The streamlined supply chain provided yet another benefit for Moog. While Cameron set out to improve delivery performance and reduce cycle time, he also reaped cost savings for the end product.
“We reduced costs by about seven percent—a pure bonus,” he says. Cameron attributes the reduction to a calmer, smoother production process.
“We don’t have to scurry around as much because production is not late anymore,” he says.
Keys to Success
Making the right choices—whether selecting the best carriers or choosing a solid software product—lies at the heart of an effective supply chain turnaround.
“Supply chain planning and management is all about smart decision making,” says Singh of Supply Chain Consultants. Finding the processes and discipline to continuously make good decisions is key, he notes.
Businesses typically want to work as a team, but swift, definitive logistics decisions are rarely reached by committee.
“Companies achieve logistics success most often when the entire supply chain reports to one senior individual,” says Pete Stiles, LeanLogistics’ vice president of strategy and marketing.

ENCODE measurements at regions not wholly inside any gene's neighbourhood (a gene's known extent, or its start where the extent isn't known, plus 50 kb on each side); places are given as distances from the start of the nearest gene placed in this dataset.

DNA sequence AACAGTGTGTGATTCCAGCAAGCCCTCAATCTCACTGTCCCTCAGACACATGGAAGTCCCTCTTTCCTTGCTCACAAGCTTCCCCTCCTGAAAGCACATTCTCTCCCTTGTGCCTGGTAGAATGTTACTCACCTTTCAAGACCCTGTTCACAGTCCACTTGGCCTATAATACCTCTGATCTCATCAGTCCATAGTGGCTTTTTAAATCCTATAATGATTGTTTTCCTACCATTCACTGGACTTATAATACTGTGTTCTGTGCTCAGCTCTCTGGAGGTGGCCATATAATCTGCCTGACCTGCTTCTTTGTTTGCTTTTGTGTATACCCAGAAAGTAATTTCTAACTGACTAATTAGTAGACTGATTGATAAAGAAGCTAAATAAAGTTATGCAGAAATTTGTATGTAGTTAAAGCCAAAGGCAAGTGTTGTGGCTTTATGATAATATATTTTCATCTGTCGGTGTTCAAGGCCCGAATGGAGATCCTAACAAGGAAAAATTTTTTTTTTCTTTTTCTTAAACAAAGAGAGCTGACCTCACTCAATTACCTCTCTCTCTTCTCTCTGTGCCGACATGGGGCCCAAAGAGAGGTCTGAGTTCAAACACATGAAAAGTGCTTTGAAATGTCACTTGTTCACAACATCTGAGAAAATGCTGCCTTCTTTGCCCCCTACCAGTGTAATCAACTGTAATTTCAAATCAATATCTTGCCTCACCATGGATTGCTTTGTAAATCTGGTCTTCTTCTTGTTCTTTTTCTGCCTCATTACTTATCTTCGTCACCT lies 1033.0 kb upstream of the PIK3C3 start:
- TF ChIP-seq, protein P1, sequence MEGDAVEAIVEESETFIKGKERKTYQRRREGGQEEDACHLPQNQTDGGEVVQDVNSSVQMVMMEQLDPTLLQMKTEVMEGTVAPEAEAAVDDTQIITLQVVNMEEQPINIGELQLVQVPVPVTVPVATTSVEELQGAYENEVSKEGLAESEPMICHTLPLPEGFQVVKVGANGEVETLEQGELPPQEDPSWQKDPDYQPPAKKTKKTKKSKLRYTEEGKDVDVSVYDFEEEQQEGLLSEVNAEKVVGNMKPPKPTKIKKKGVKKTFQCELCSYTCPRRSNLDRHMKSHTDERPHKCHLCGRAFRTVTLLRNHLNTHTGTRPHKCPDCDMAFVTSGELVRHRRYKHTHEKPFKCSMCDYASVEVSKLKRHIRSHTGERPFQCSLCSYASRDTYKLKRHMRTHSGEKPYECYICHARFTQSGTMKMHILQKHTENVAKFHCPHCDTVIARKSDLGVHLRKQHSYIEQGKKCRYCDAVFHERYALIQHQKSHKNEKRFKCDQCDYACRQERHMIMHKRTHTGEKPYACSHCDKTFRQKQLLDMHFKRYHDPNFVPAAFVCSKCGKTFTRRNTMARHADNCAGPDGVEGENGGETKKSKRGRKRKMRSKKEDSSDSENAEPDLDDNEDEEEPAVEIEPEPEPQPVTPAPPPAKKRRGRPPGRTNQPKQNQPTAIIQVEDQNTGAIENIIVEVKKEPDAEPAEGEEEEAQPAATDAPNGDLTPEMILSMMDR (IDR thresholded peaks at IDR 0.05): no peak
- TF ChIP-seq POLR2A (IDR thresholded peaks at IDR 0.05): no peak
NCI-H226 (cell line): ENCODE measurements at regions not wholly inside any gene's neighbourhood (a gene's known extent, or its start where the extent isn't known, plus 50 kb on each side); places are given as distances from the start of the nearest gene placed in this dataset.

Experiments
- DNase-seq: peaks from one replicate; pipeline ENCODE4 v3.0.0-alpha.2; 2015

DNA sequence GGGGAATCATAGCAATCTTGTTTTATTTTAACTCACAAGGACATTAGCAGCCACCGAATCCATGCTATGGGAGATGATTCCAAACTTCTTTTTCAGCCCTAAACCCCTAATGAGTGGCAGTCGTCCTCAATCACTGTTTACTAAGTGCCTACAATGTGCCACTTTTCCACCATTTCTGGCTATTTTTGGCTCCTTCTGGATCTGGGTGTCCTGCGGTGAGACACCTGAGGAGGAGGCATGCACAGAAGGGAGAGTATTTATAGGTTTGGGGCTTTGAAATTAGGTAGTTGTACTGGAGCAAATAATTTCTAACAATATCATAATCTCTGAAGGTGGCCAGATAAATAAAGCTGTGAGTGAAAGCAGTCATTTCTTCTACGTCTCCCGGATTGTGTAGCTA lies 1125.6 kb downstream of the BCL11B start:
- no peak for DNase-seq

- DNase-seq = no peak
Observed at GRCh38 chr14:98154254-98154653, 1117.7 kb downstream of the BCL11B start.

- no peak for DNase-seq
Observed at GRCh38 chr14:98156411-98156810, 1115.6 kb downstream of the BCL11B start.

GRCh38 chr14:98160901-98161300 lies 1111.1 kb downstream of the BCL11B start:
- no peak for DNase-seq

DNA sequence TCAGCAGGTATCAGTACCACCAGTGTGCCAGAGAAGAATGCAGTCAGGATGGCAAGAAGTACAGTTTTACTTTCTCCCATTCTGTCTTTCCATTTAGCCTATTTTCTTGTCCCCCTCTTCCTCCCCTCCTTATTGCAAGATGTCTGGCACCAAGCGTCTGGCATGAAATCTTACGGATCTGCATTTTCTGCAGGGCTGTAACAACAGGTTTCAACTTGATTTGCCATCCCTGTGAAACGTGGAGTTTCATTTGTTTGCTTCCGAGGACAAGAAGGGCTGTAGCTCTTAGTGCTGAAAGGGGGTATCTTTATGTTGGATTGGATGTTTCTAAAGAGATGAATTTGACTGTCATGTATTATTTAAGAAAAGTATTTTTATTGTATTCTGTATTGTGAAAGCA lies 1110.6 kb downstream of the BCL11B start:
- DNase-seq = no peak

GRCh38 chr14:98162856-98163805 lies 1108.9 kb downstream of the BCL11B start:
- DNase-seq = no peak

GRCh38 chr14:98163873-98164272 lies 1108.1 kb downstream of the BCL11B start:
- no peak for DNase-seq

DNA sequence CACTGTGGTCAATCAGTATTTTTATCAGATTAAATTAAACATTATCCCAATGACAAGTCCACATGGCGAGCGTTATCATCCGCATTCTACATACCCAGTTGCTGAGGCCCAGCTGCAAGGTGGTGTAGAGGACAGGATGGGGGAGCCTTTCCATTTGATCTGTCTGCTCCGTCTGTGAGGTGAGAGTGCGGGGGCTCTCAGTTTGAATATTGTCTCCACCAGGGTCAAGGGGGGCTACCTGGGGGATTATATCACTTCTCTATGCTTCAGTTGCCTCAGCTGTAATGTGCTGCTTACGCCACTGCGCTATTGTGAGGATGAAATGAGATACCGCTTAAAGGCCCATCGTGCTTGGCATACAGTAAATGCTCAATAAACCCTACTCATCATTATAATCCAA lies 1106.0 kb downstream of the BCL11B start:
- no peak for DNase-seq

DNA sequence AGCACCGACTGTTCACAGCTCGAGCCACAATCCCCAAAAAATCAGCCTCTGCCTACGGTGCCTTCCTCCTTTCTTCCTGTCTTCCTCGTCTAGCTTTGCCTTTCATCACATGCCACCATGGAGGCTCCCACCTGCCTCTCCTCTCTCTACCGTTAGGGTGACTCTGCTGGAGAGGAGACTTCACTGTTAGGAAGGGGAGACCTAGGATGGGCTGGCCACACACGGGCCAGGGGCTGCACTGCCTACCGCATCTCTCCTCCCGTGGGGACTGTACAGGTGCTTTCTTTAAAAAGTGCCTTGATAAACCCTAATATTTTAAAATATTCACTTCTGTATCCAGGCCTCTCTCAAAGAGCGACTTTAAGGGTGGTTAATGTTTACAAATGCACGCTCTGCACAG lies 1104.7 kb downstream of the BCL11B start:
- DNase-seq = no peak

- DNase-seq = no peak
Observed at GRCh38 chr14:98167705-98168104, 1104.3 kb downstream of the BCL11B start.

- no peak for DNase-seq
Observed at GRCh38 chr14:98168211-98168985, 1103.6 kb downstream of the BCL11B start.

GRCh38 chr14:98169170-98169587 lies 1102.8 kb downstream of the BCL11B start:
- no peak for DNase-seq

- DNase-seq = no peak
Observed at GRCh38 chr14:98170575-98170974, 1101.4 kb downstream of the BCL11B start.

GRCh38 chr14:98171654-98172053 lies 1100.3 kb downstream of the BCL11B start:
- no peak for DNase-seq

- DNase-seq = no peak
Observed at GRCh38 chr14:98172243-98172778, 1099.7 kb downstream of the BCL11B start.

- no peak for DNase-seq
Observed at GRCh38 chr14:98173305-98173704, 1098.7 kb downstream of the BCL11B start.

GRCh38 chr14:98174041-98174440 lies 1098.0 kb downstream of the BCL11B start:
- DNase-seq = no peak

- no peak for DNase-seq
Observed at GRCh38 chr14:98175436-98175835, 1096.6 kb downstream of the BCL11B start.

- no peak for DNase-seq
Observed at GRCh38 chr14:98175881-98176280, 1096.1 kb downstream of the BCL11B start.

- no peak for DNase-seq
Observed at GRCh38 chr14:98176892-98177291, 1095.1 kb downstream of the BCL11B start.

That is why a growing number of businesses now use such a setup for their entire supply chain team, from purchasing all the way through warehousing and transportation, he says.
The individual in charge of a supply chain makeover needs to have a broad understanding of the company’s basic logistics needs and goals. An encyclopedic knowledge of logistics minutia, such as daily shipping schedules, is not always required, however.
“The goal is to know roughly where the biggest opportunities for improvement are, and what is needed to fix them,” says Steve Banker, a supply chain management analyst at ARC Advisory Group, located in Dedham, Mass.
At most companies, supply chains simply grow organically along with the business. Little thought is given to restructuring the supply chain to meet new business practices and needs.
“Only rarely do companies step back and take a fresh look at the entire network,” says Mark Hillman, a supply chain strategies analyst at AMR Research, a Boston-based consultancy.